Will telcos lodge their business systems on the Amazon cloud?

via Flickr © dvanzuijlekom (CC BY-SA 2.0)

via Flickr © dvanzuijlekom (CC BY-SA 2.0)

Telco business support system (BSS) specialist, AsiaInfois claiming a telecoms first following a strategic deal with Amazon Web Services (AWS) which will see AsiaInfo’s cloud version of its BSS suite made available on AWS public infrastructure.

The strategic deal, signed in china between AsiaInfo (a leading Chinese telecoms software and services company) and AWS China, commits both companies to work together on market development, training and global support for the service.

AsiaInfo is characterising the cloud facility as a way for operators to accelerate their business transformation projects, claiming that making the applications available on AWS offers an ability to accelerate a two year BSS project to just a few months by using its ‘Veris Cloud Core’, the new cloudy version of its suite.

Like many IT markets, telco business systems (BSS) somewhat oscillates between two classic approaches. Integrated BSS systems where all the elements required for the telco business are ‘pre-integrated’ - so avoiding integration costs and smoothing the upgrade flow - may be a favoured approach for a period. Then, when rapid change hits, there may be a swing to ‘best of breed’ where new modules are added and the whole arrangement remains loosely coupled with ongoing integration problems.  The difficulty with the latter approach is - of course - the integration and operational cost. One problem with the former is lack of flexibility.

There’s probably no ultimate answer to the basic conundrum but other parts of the BSS equation can be finessed to make either approach less costly and (always important) more agile in terms of how quickly and easily changes can be made, new services introduced, and how economically the BSS infrastructure can scale up. So AsiaInfo is going for a pre-integrated approach for its Veris Cloud Core in the interests of removing the integration cost and hassle and because a ‘pay as you use’ model means the module approach is not necessary to keep the up-front costs down. You get the lot available in the cloud but only pay for what you use.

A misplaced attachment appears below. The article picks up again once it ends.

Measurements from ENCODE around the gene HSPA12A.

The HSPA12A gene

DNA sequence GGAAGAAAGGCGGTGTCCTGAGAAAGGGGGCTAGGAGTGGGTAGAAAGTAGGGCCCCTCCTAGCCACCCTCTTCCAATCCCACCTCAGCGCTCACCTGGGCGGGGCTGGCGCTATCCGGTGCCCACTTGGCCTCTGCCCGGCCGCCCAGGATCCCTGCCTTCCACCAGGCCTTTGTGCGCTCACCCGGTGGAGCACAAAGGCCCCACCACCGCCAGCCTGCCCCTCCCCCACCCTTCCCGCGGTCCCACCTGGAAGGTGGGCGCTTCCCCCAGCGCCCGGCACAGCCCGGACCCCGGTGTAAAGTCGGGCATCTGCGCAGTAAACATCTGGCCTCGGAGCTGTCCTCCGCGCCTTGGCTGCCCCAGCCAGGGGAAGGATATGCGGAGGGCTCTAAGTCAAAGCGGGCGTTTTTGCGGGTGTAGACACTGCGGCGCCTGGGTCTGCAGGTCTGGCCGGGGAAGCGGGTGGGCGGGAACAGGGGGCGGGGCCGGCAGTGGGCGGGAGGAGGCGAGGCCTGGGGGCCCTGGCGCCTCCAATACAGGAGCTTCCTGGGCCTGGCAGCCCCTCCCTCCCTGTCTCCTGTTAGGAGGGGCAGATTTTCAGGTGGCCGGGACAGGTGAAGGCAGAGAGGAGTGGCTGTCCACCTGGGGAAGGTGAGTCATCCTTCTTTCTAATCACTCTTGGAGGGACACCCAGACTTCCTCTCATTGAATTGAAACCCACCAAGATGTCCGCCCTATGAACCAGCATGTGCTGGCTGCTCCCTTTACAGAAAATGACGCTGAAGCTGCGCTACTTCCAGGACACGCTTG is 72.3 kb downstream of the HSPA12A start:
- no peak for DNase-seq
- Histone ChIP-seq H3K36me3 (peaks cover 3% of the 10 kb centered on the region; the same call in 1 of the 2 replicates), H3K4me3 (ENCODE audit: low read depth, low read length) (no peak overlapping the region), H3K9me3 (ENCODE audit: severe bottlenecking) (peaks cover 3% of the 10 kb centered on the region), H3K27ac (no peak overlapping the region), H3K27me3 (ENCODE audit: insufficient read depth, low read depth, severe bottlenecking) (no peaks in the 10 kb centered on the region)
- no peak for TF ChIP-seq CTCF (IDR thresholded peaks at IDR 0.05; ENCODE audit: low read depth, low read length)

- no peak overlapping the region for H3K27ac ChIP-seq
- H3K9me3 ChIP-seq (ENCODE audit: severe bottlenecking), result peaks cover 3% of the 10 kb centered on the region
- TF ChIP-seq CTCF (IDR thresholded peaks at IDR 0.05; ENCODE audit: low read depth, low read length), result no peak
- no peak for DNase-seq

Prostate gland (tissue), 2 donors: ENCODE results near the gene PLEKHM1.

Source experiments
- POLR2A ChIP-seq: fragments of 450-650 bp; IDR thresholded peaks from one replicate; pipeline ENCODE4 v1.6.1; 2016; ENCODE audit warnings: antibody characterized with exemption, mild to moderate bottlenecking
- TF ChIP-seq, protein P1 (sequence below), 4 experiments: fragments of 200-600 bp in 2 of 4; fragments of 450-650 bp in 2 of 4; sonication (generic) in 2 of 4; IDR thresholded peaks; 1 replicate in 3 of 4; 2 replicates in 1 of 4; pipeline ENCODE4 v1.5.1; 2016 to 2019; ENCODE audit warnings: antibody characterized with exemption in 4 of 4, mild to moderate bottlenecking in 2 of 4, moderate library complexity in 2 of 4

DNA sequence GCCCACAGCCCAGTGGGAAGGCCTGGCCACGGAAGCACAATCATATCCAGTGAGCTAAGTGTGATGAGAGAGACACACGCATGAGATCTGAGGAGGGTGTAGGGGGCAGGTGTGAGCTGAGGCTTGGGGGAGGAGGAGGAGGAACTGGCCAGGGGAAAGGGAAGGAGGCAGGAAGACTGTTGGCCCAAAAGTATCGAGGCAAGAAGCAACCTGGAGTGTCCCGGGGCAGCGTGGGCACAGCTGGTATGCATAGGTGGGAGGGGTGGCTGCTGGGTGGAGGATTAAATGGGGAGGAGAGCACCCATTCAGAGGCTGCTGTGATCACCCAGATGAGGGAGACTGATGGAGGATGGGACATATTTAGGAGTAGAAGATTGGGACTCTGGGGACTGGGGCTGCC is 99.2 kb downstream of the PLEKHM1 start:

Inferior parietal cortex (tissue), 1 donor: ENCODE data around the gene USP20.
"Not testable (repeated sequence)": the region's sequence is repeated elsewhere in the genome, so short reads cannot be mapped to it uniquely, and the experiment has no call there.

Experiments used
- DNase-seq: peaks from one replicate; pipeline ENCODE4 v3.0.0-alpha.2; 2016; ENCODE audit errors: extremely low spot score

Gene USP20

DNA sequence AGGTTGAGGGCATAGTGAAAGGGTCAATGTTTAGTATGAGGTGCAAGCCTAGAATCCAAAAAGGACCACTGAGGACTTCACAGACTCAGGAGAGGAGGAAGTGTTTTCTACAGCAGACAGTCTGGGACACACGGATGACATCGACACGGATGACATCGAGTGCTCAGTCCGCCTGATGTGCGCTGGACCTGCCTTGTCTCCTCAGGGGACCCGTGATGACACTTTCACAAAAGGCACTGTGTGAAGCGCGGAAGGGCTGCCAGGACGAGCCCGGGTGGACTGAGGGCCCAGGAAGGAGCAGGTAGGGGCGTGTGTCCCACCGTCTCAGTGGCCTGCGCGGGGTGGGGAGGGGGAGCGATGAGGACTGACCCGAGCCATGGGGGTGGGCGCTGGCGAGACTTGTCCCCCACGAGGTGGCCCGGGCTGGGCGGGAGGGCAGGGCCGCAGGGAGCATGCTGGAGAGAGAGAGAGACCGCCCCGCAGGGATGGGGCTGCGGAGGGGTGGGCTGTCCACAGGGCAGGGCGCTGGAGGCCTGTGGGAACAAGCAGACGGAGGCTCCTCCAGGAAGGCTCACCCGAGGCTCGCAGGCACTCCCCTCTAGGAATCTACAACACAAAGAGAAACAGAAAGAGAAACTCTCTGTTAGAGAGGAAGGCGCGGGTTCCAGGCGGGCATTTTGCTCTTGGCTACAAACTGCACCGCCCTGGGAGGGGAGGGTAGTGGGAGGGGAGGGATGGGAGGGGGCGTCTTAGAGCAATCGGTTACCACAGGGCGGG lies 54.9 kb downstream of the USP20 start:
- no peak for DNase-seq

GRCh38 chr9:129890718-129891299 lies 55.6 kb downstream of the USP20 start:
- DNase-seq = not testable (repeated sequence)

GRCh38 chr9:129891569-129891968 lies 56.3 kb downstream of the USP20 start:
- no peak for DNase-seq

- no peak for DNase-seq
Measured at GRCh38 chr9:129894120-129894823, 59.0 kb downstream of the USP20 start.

‘Cloudification’ of the BSS can theoretically deliver all the usual cloud benefits that have been extolled for years and BSS is no different. But according to Asiainfo’s VP for product marketing, Andy Tiller, putting the solution onto Amazon Web Services cranks up the total cost of ownership  (TCO) savings for the telco customer to 35 per cent over alternatives, while at the same time deeply cutting into implementation costs (up front costs are important) and heavily reducing time to market.

It’s early days. AsiaInfo points out that public cloud “has never before been available for mission critical Tier 1 core business support systems (only for overlays and bolt-on IT components)”.

So not surprisingly the company has nothing to announce yet in Europe where the ‘Veris Cloud Core’ is slated to be available in the second quarter and Andy doesn’t underestimate the challenges. BSS is as critical a part of the telco estate as the network infrastructure itself and it’s therefore natural that operators will be ultra-careful about committing to radical new approaches, even if they’re part of a classic IT transformation.

For those reasons the offer is likely to find a home (initially) with large operator side projects, tier twos and small scale start-ups where the need is to get into the market quickly and with as low as possible ‘up front’ costs.

Moving to private cloud and commodity hardware is one thing. Moving all the way to public cloud is probably a step too far for most… at the moment.

Eventually though there doesn’t seem to be any reason why some operators won’t move to the public cloud, not just for their BSS but also as a place to distribute their virtualised network functions. Radical? It’s already happening in a minor way. More on this soon.

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